Tuesday, October 5, 2010

Horselover Fat Returns "The Game-Players of Titan"-Style

Horselover Fat is Philip K. Dick's alter-ego in "VALIS," which is not completely unlike Kilgore Trout ... if Kurt Vonnegut had written about Kilgore Trout after many, many years of sustained and hard drug use. As for "VALIS," well, I haven't gotten to "VALIS" yet, still a few more novels by Philip K. Dick to read until I'm fully prepared for its ass-kicking narrative (they say), but I continue to look forward to reading it.

Presently, I've just finished "The Game-Players of Titan." One thing I like -- and I'm a man known for his liking things -- is there's not much use in guessing where a Philip K. Dick story is headed. He can change it up on you at a moment's caprice (it seems capricious for its irregularity). Maybe it's more planned than I know. But from what I've heard said, "The Game-Players of Titan" is anything but a clearly and finely contrived novel. So let's see if I might determine more, by finding out more about it, and thus knowing more. (It's a fairly simple process.)

...And I return from my frustrating, not terribly well-conceived Internet surf of "The Game-Players of Titan." Simple process? Not so much as it first seemed. Most of what I found was criticism wanting only to tear down "The Game-Players" in favor of other PKD novels or simply provide plot synopsis, which is useful to those people who haven't read the novel and want it ruined -- but not useful to me and my purposes.

Maybe I'm lazy and "not good" at surfing the web, but I was expecting something more substantial in terms of biographical information about the high profile PKD's work behind his work. What factors of note led to the conception of "The Game-Players of Titan"? Rumor has it he created the novel on a very short schedule, some three or four days, stopping each night and resuming the next day with renewed effort and a slightly shifted direction. Even if that's not how "The Game-Players of Titan" came to be, it is how it feels it came to be. There is something fascinating about the way the story stops and leaps forward throughout various points of the narrative. Pete Garden, the main character or central focus, is a very different man by the novel's completion. Or so it seemed to me.

In fact, the novel doesn't seem to get going until these twists, or leaps, in narrative take their first turn. To plot rehash so you have a basis for understanding everything after, the story concerns several characters living in a post-apocalyptic Earth, ravaged by the damaging effects and after effects of a Hinkel Radiation created by Bernhardt Hinkel whose weapon was acquired by the Red Chinese and via satellite used against the United States. However, the entire world lost because the Hinkel Radiation waves couldn't be contained and decimated all life on Earth.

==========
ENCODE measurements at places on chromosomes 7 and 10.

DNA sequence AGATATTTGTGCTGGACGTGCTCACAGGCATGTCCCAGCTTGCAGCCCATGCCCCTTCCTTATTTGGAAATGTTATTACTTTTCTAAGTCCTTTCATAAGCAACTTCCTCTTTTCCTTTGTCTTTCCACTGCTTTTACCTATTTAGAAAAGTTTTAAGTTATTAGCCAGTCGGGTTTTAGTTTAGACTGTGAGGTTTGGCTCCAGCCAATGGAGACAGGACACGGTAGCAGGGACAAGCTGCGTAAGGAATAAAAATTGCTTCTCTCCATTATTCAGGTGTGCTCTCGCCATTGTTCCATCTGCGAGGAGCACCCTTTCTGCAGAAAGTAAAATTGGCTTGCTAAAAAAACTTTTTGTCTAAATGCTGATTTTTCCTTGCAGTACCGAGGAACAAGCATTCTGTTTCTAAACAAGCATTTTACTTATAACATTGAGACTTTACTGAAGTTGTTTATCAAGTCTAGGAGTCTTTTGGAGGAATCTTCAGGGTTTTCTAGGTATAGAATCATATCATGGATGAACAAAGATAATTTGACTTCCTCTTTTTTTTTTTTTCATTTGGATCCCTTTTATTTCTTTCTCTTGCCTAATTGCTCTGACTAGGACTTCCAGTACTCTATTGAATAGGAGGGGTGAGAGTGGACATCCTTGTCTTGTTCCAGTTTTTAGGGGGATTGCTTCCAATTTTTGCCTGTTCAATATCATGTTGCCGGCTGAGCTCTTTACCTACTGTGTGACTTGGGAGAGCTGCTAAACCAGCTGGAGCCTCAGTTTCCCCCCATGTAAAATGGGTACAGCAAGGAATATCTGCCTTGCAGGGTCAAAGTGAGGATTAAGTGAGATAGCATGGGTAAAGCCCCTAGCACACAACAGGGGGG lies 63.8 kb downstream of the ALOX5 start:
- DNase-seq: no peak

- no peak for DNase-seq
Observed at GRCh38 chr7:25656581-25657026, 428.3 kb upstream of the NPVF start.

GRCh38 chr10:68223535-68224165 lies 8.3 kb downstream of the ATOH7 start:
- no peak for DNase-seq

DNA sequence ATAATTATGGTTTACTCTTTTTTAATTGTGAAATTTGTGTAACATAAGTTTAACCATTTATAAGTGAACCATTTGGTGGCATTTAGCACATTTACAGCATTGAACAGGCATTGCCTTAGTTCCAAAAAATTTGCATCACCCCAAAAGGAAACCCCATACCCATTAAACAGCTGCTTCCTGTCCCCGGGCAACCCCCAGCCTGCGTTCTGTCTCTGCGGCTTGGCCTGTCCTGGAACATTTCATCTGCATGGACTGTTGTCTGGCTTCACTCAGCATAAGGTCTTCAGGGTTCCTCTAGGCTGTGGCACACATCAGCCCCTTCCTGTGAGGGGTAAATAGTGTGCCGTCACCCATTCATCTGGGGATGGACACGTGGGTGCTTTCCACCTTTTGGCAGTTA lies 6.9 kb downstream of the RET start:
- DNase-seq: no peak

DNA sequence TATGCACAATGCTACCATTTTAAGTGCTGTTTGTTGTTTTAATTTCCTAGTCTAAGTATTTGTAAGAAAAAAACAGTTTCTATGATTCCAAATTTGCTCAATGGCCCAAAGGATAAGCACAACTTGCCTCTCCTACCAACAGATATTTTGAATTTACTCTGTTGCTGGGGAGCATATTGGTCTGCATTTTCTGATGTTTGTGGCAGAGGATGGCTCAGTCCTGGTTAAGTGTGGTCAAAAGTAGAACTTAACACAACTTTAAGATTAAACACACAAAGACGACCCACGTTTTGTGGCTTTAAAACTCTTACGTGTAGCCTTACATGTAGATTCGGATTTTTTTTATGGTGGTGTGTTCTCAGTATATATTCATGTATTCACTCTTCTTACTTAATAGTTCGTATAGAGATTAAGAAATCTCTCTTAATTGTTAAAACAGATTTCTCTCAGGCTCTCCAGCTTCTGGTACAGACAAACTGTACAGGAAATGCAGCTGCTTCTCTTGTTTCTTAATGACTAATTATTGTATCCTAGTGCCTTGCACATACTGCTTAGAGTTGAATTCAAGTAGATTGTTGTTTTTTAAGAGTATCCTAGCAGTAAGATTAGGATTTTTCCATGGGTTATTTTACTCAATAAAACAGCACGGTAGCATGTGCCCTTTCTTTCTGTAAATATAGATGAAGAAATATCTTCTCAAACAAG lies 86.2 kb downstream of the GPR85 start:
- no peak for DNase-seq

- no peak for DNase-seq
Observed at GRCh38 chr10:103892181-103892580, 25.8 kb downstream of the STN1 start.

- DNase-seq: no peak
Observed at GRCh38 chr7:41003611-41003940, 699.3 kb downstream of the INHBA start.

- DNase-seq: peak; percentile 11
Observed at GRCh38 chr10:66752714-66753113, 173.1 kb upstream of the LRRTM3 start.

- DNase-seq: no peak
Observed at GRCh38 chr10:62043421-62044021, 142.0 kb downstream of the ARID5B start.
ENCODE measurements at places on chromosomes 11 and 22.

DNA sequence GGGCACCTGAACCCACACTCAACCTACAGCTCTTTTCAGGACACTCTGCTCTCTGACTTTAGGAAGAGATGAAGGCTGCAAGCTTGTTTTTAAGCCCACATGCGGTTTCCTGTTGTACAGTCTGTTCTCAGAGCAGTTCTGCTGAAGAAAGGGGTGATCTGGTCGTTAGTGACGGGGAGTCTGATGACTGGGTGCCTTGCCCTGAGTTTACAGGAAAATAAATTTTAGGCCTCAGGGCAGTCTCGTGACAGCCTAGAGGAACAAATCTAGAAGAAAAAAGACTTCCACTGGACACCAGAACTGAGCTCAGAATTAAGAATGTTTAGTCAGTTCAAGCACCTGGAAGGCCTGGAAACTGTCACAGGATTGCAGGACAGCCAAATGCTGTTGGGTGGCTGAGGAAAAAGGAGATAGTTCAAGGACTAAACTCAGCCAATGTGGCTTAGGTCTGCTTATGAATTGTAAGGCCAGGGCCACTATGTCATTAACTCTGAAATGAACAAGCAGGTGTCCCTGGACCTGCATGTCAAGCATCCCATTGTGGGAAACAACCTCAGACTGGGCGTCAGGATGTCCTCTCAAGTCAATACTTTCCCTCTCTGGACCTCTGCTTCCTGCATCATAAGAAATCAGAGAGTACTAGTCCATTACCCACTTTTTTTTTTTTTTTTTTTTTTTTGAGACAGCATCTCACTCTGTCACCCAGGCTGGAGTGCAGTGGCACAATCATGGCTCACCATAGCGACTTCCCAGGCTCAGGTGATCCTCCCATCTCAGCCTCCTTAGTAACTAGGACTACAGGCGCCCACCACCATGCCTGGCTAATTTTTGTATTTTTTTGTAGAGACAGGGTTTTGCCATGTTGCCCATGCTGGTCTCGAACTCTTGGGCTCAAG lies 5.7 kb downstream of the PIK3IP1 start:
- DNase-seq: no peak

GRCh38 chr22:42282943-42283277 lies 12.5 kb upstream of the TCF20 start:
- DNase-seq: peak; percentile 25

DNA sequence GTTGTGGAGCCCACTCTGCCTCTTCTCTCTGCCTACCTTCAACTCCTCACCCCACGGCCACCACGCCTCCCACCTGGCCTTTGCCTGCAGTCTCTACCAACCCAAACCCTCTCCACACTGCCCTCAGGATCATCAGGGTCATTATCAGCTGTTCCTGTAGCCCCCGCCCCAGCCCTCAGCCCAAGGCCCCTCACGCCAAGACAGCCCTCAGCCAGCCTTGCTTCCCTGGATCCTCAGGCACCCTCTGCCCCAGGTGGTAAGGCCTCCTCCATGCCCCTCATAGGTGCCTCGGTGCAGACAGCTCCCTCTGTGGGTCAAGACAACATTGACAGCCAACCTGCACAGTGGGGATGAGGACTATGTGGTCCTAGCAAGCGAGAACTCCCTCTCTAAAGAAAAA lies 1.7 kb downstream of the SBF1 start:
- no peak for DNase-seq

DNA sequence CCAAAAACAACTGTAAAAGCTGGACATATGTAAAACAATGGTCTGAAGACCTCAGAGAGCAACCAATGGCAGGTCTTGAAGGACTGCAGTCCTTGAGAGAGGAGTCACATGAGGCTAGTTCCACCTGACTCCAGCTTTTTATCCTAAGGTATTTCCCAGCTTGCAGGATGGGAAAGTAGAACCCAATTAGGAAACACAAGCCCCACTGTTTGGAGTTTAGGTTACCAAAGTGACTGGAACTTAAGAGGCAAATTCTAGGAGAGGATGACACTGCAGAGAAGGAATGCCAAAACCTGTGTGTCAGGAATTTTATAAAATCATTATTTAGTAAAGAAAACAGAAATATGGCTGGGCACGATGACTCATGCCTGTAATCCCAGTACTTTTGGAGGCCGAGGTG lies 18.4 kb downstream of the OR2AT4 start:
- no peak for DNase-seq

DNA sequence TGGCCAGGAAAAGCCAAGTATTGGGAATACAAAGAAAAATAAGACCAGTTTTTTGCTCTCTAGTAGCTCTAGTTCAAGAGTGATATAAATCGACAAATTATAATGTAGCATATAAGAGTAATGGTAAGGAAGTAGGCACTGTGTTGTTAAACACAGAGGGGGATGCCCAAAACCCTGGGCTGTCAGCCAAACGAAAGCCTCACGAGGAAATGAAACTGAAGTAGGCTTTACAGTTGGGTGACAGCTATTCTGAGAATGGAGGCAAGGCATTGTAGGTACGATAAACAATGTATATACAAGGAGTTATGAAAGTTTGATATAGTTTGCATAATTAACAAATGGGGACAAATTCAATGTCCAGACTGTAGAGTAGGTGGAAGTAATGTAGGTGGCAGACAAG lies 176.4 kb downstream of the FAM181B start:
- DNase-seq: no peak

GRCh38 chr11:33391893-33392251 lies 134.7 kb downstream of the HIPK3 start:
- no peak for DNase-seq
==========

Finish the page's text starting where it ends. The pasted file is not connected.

Where we begin is in a world that has about two million or so inhabitants and of those inhabitants, for reasons no doubt related to the radiation (and / or possibly something more nefarious), only select combinations of individuals are able to produce viable offspring. (They thus constantly rotate spouses in hopes of finding a partner with whom this is possible.) Meanwhile, aliens from Saturn's moon, Titan, have intervened and enticed the remaining human population to gamble for control of huge tracts of land, say in city-size increments. For example, Pete Garden has just lost Berkley, CA, to his great dismay, as the story opens. These property holders are then referred to as bindmen. Apparently the Titanians themselves are huge proponents of the power of chance, which impels their decision to foist gambling on humans as their preferred and curious method of reconstruction.

Humorously and inscrutably, the game Earthlings are set against each other nightly to play in the battle for global supremacy is fairly simple, and sounded to me like a combination of the Candyland and Monopoly. I think perhaps PKD purposely made the game rather unexciting, because its a hilariously banal anchor in the screaming chaos of the narrative revolving around it.

Is there murder? Yes. Precognition? yuh-huh! Telepathy? A fair bit. Aliens from Saturn's moon, Titan, who are also called vugs and who materialize in strange places? And how!

I read in one review that this is not a PKD to start your PKD journey with, that it is "for completists" only. I suppose you might be better served beginning any of those they suggest, having read two of three and starting on the third, but skip it if you're not a "completist"? Perish the thought! As said, this novel is great for its inscrutability and chaos, its failure to be completely straightforward. And if you ask me, all things considered I'd say it ties together fairly well at the end (I have but one real point of confusion, which might be adequately well cleared up and is only a minor complaint, anyway).

"The Game-Players of Titan" is for readers who enjoy PKD, period. Suck on that, Infinity Plus!

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